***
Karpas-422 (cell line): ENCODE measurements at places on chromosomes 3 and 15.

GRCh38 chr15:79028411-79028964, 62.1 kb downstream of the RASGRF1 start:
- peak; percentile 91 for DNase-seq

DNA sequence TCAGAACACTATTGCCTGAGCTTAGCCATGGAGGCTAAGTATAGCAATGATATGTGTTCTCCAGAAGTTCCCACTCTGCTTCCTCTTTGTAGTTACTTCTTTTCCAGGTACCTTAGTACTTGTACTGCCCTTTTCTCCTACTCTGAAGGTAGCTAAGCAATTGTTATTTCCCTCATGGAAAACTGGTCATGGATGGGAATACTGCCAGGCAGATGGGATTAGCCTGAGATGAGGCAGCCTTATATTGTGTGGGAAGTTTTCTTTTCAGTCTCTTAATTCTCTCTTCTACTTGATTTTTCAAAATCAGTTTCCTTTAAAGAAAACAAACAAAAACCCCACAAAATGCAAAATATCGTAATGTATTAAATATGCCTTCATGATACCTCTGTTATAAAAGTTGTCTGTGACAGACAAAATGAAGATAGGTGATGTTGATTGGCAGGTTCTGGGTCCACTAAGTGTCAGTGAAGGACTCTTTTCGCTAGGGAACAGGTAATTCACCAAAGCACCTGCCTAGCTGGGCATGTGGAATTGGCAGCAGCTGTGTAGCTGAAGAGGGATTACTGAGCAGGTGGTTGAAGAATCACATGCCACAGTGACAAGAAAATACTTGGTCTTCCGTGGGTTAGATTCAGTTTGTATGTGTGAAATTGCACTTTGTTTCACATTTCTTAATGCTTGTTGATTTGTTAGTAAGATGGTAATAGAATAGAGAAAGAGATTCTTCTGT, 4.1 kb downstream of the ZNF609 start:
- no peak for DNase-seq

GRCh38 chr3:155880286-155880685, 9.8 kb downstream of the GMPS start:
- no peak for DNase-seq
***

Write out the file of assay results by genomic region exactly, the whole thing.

Karpas-422 (cell line): ENCODE measurements at places on chromosomes 3 and 15.

GRCh38 chr15:79028411-79028964, 62.1 kb downstream of the RASGRF1 start:
- peak; percentile 91 for DNase-seq

DNA sequence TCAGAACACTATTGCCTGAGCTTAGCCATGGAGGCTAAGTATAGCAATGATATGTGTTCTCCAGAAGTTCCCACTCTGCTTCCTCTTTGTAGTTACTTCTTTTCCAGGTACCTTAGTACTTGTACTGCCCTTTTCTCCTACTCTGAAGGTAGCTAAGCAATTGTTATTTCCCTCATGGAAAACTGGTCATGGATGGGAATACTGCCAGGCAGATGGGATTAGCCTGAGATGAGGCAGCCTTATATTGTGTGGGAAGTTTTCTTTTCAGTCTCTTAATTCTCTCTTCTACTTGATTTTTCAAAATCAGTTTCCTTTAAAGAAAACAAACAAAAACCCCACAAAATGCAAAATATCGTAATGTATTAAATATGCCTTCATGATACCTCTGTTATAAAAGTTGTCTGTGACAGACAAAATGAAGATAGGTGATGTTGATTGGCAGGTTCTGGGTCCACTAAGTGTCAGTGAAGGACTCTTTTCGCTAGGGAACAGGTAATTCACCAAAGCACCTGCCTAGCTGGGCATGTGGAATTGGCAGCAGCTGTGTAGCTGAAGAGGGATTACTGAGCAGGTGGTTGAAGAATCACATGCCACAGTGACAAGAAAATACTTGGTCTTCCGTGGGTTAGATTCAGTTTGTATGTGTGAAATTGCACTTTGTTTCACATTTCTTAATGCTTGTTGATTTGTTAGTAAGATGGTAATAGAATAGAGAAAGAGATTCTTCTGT, 4.1 kb downstream of the ZNF609 start:
- no peak for DNase-seq

GRCh38 chr3:155880286-155880685, 9.8 kb downstream of the GMPS start:
- no peak for DNase-seq